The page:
The magnetic field that surrounds the Earth is a powerful force. Birds use it to navigate, and even some bacteria orient themselves using this magnetic pull. Now, magnetism has become a means for many people to seek relief for nagging pain. It’s big business, with magnetic devices chalking up an estimated $500 million in annual sales in the United States and more than $5 billion globally. Foot-care biggies like Dr. Scholls and Florsheim sell magnetic insoles that promise to relieve those aching and tired feet.
Magnetic Insoles: Their Effect on Feet
Depending on the magnetic source, a magnetic field can be applied in an on-and-off fashion (pulsed magnet) or continuously (static magnet). Insoles are typically the static variety, courtesy of a magnetic foil pad.
Claims for the medical benefits wrought by magnetic insoles include increased blood flow and oxygen levels to the magnetized area, aligning of cells in the magnetic field, revved-up nerve activity, and even a change in the acidity of the magnetized body fluids.
But without scientific evidence, most people who buy magnetic insoles rely on, or can be swayed by, the testimonials and claims offered by companies who profit from increased sales.
Certainly, some folks do benefit from walking about on magnetic insoles. For some people, the effect may be all in their head. That’s not a put-down — it’s known as the placebo effect. Believing that atreatment is going to work can indeed stimulate real changes in the body that reduce pain. As long as the treatment does not cause harm, the resulting pain relief is a good thing.
But is there any validity to the claim of pain relief from the use of magnetic insoles?
Magnetic Insoles: Science to the Rescue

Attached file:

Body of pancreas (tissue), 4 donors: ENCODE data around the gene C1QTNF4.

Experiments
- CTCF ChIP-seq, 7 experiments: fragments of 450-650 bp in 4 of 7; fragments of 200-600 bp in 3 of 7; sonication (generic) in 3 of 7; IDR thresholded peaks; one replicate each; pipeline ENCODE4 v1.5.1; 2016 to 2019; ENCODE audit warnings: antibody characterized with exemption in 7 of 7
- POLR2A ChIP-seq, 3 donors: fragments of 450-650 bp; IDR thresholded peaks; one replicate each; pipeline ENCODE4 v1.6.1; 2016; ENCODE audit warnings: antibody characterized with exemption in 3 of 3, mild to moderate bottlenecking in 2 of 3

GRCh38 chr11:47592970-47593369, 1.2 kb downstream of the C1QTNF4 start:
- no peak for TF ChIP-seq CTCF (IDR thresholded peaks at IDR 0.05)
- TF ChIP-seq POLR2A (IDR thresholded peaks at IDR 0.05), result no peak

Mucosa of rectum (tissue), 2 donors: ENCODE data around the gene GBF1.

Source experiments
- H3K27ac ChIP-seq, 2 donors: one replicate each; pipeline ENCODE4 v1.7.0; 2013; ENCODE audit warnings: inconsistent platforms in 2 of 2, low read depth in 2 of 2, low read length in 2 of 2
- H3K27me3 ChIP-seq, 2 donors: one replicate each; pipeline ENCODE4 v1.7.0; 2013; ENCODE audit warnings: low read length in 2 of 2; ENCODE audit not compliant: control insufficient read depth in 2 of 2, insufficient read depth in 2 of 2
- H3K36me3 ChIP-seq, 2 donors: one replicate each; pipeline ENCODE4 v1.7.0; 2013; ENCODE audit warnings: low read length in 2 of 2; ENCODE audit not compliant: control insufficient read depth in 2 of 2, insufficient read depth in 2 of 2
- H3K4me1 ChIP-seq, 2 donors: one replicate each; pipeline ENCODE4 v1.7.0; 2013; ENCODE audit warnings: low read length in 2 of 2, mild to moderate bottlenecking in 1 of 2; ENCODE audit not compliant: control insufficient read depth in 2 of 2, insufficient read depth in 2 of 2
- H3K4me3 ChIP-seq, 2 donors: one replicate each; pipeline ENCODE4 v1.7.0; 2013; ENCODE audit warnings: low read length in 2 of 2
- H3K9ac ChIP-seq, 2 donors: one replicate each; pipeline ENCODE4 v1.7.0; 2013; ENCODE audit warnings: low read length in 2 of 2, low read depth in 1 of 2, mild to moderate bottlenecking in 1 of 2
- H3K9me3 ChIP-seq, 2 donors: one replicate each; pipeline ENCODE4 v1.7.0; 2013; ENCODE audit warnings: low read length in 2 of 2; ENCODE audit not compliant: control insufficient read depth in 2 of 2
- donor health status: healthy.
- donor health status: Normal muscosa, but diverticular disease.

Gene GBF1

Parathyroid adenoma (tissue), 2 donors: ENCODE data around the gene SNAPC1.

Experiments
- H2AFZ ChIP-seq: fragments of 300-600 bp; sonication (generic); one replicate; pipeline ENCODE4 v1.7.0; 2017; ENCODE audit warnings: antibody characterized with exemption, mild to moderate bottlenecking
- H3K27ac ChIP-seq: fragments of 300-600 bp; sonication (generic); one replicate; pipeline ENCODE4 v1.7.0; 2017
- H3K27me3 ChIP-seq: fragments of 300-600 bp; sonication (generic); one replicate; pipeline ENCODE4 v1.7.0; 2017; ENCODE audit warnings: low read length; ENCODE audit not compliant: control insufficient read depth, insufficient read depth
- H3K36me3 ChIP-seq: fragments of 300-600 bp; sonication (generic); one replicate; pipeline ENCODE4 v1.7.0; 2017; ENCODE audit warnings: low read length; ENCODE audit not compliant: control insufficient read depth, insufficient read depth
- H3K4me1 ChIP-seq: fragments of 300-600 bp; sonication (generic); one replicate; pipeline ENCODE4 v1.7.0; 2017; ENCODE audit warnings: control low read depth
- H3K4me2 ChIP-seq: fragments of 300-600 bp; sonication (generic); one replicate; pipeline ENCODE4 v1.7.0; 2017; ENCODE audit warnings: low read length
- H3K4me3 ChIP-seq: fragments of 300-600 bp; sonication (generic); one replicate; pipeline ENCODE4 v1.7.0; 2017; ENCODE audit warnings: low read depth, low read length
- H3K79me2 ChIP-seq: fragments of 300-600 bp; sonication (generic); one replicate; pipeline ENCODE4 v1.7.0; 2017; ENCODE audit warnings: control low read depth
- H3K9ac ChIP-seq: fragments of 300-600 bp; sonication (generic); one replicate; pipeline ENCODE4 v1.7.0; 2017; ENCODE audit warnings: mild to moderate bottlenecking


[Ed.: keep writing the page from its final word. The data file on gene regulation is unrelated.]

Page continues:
Scientific studies have been done to examine the influence of magnetic insoles on foot pain and fatigue. But all studies are not equal. A poorly designed study on any topic will produce dubious data. Fortunately, a number of studies examining magnetic insoles have utilized the “gold standard” randomized, double-blind, placebo-controlled design, in which participants are randomly allocated to receive the real or dummy treatment, with neither participants or study staff knowing which is which. This removes all bias from the results. And, when the numbers of participants are sufficiently high, statistical analyses can be done to put some real oomph behind the results. Since one of the positive studies on magnetic insoles was the gold standard variety, the evidence is more compelling.
Here’s help to figure out exactly what type of foot condition can be helped by magnetic insoles and when to consider them.
The Pros of Magnetic Insoles
“There seems to be benefit for some conditions with magnetic insoles, namely with neuropathic pain. In the condition of peripheral neuropathy [where numbness, tingling, or burning sensations result from nerve trauma, and which is a common spin-off of diabetes] magnetic insoles have been shown to be effective in decreasing pain,” says Jane Anderson, DPM, a podiatric physician and surgeon and past president of the American Association for Women Podiatrists.
“There is no one single correct treatment for the numerous conditions associated with foot pain. For many conditions, however, a good supportive shoe and insole can be a good first step,” says Dr. Anderson, adding, if going the insole route, take care to make sure that the insole fits comfortably.
The Cons of Magnetic Insoles
“Foot pain, in most cases, is not normal. Individuals with pain should be evaluated by a podiatrist to determine the appropriate diagnosis and treatment options for foot health. A visit to a podiatrist should be first on the list, prior to a trip to the local drugstore or Internet site to purchase insoles,” explains Anderson.
And specifically in the case of heel pain that is caused by a condition called plantar fasciitis, in which connective tissue in the foot becomes inflamed, Anderson points out, “Studies have indicated that magnetic insoles have no advantage over similar, non-magnetized insoles.”
Finally, warns Anderson, “Some of the magnetic insoles I have seen have sharp edges or lumps. Any designed like that should be avoided, especially in patients with diabetes or vascular disease.”
The Bottom Line
Magnetic insoles are not for everybody. Depending on the foot ailment, they may provide relief (which may be real or due to the placebo effect); for others they could be an ineffective waste of money and hope.